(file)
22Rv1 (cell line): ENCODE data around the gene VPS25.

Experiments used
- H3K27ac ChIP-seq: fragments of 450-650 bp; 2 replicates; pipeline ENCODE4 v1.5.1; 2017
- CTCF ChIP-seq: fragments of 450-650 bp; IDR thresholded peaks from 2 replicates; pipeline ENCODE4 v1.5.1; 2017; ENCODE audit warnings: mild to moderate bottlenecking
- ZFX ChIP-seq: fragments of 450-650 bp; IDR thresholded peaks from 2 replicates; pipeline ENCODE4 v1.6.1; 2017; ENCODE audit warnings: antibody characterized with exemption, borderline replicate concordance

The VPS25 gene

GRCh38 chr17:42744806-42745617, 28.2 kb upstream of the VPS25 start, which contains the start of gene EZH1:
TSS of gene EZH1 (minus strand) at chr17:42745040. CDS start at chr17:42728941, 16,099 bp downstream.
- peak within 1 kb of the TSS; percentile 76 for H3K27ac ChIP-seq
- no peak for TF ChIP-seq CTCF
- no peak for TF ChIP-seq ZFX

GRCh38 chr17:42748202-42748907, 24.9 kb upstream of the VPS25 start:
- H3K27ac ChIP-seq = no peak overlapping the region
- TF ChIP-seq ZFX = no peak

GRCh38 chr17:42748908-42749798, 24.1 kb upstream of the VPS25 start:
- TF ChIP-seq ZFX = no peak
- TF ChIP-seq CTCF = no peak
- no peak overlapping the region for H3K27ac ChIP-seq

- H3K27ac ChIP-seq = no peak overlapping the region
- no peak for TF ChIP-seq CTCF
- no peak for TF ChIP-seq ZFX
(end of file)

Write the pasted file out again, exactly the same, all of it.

22Rv1 (cell line): ENCODE data around the gene VPS25.

Experiments used
- H3K27ac ChIP-seq: fragments of 450-650 bp; 2 replicates; pipeline ENCODE4 v1.5.1; 2017
- CTCF ChIP-seq: fragments of 450-650 bp; IDR thresholded peaks from 2 replicates; pipeline ENCODE4 v1.5.1; 2017; ENCODE audit warnings: mild to moderate bottlenecking
- ZFX ChIP-seq: fragments of 450-650 bp; IDR thresholded peaks from 2 replicates; pipeline ENCODE4 v1.6.1; 2017; ENCODE audit warnings: antibody characterized with exemption, borderline replicate concordance

The VPS25 gene

GRCh38 chr17:42744806-42745617, 28.2 kb upstream of the VPS25 start, which contains the start of gene EZH1:
TSS of gene EZH1 (minus strand) at chr17:42745040. CDS start at chr17:42728941, 16,099 bp downstream.
- peak within 1 kb of the TSS; percentile 76 for H3K27ac ChIP-seq
- no peak for TF ChIP-seq CTCF
- no peak for TF ChIP-seq ZFX

GRCh38 chr17:42748202-42748907, 24.9 kb upstream of the VPS25 start:
- H3K27ac ChIP-seq = no peak overlapping the region
- TF ChIP-seq ZFX = no peak

GRCh38 chr17:42748908-42749798, 24.1 kb upstream of the VPS25 start:
- TF ChIP-seq ZFX = no peak
- TF ChIP-seq CTCF = no peak
- no peak overlapping the region for H3K27ac ChIP-seq

- H3K27ac ChIP-seq = no peak overlapping the region
- no peak for TF ChIP-seq CTCF
- no peak for TF ChIP-seq ZFX